I want to ask how I can convert any combinatorial optimization problem into a Problem Hamiltonian, since such a conversion is needed in order to solve an optimization problem on quantum hardware (e.g. IBM's using Qiskit).

Or is there any way where I can load an LP file and then convert it into problem Hamiltonian?


3 Answers 3


Qiskit Optimization has a QuadraticProgram object that can read_from_lp_file and can then be converted to_ising Hamiltonian. This LP file reading does need CPLEX installed, as the docs note, but if you are using LP files I imagine you have that. The docs also have installation info, tutorials, the API ref etc.


This video tutorial is a very good starting point to the subject.

Then you can go through the paper "Ising formulations of many NP problems" by Lucas for more advanced mappings.

  • $\begingroup$ Thanks for your answer. But isn't it difficult to convert a problem into Hamiltonian with this approach. I means if an optimization problem has 1000s of variable then how to do that? I found an example here in qiskit documentation - learning.quantum.ibm.com/tutorial/… Here they uses SparsePauliOp.from_list() function to convert Problem to Hamiltonian operator. But I don't know how to do that for knapsack problem. $\endgroup$
    – Maths_hawk
    May 15 at 9:21
  • $\begingroup$ The tutorial uses SparsePauliOp.from_list(). But how to know the list (i.e., the Pauli strings $IIIZZ, IIZIZ, IZIIZ, ZIIIZ$)? This tutorial does not provide enough details about how to build them. All what you find is the statement: "For this simple example, the operator is a linear combination of terms with Z operators on nodes connected by an edge" $\endgroup$ May 15 at 10:39

You can convert pyomo (an open-source Python library for defining and solving classical optimization problems) problems to Hamiltonian problems using Classiq. Check this user guide to see how to do it. You also have a notebook teaching it here.

In the Git Public repo it is in https://github.com/Classiq/classiq-library/tree/main/applications/optimization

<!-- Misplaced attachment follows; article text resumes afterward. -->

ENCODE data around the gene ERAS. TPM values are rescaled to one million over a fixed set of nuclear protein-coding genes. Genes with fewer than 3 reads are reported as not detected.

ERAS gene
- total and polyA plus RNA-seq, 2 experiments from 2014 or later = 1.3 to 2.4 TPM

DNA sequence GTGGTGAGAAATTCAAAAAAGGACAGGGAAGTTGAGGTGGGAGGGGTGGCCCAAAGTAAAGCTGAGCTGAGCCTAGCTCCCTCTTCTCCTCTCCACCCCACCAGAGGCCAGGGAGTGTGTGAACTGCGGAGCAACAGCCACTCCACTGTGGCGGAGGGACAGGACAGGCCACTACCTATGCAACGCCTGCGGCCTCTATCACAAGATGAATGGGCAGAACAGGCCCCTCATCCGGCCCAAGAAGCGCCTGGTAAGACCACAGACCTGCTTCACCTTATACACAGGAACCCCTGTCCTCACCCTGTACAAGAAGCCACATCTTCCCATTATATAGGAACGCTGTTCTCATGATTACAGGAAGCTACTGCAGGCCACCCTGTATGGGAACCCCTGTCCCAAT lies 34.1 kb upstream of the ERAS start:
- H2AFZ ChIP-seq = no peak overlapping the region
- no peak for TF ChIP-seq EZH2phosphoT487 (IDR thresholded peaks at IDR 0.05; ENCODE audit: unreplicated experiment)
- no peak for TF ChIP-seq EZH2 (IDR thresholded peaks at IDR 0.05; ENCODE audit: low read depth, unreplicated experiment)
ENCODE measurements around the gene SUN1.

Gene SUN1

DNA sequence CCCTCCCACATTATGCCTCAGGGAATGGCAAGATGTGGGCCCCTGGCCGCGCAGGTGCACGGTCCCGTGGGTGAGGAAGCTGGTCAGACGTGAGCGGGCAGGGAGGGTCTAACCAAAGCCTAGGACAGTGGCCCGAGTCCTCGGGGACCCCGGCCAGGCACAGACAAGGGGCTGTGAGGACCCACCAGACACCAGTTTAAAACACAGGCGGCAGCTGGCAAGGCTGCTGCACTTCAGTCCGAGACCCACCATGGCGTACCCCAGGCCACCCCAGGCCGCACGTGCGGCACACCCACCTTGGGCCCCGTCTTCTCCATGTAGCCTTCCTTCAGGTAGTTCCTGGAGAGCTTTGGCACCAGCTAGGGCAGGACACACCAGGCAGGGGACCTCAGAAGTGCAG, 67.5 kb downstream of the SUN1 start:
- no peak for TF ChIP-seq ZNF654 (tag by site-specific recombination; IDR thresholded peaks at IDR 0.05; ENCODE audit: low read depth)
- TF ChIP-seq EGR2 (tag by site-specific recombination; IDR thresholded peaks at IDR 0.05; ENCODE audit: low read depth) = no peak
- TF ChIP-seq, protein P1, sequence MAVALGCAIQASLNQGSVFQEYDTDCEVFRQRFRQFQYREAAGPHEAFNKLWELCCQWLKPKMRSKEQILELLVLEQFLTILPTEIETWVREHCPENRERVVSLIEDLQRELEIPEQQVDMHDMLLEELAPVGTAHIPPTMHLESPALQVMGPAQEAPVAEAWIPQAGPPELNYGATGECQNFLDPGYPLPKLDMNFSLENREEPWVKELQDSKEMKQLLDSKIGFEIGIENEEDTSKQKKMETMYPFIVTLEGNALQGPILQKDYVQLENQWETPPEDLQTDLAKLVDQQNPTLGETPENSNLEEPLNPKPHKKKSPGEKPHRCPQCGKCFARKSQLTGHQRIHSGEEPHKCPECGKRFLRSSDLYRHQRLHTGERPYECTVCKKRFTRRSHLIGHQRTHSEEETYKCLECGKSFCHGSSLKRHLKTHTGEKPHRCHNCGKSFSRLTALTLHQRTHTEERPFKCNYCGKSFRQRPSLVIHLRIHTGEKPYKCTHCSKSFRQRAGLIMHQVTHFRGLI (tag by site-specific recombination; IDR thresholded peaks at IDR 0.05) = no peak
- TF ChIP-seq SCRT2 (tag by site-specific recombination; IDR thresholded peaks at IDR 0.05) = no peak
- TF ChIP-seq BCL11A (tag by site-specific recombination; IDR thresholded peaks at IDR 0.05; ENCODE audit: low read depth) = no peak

Generally speaking, once you define a Pyomo ConcreteModel (contains objective function and constraints), you can create a qmod based on it using construct_combinatorial_optimization_model which is a shortcut for explicitly writing the entire model. It calculates the Hamiltonian for you, builds a proper ansatz, and defines the QAOA for this problem.

So for example:

import pandas as pd
import pyomo.environ as pyo

from classiq import (
from classiq.applications.combinatorial_optimization import OptimizerConfig, QAOAConfig

# Application object definitions and fields
application_object = pyo.ConcreteModel()

application_object.x = pyo.Var(
    [1, 2],  # variables names
    domain=pyo.NonNegativeIntegers,  # variables type
    bounds=(0, 3),  # variables range

application_object.cost = pyo.Objective(
    expr=3 * application_object.x[1] + 2 * application_object.x[2]

application_object.constraint = pyo.Constraint(
    expr=3 * application_object.x[1] + application_object.x[2] >= 2


# going quantum - QAOA preferences
qaoa_config = QAOAConfig(num_layers=1)  # QAOA sub-circuit number of repetitions

# defining the model
model = construct_combinatorial_optimization_model(

# synthesizing a quantum circuit
qprog = synthesize(model)

# executing the circuit to solve the optimzation problem:
res = execute(qprog).result()

# post-processing the results:
from classiq.applications.combinatorial_optimization import (

solution = get_optimization_solution_from_pyo(
optimization_result = pd.DataFrame.from_records(solution)
optimization_result.sort_values(by="cost", ascending=True).head(5)
idx = optimization_result.cost.idxmin()
    "x =", optimization_result.solution[idx], ", cost =", optimization_result.cost[idx]

# view and analyze the quantum circuit:

Will give this circuit in platform.classiq.io:

enter image description here

And this solution

x = [1, 0] , cost = 2.9999999999999964

If you need the qiskit circuit object of, use this command to get the QASM:


And convert it with the answer here

In the code I attached, you can also see the execution, and you can choose from the list of backends (all that are in IBM, Azure, AWS, NVIDIA GPU Simulator cloud)


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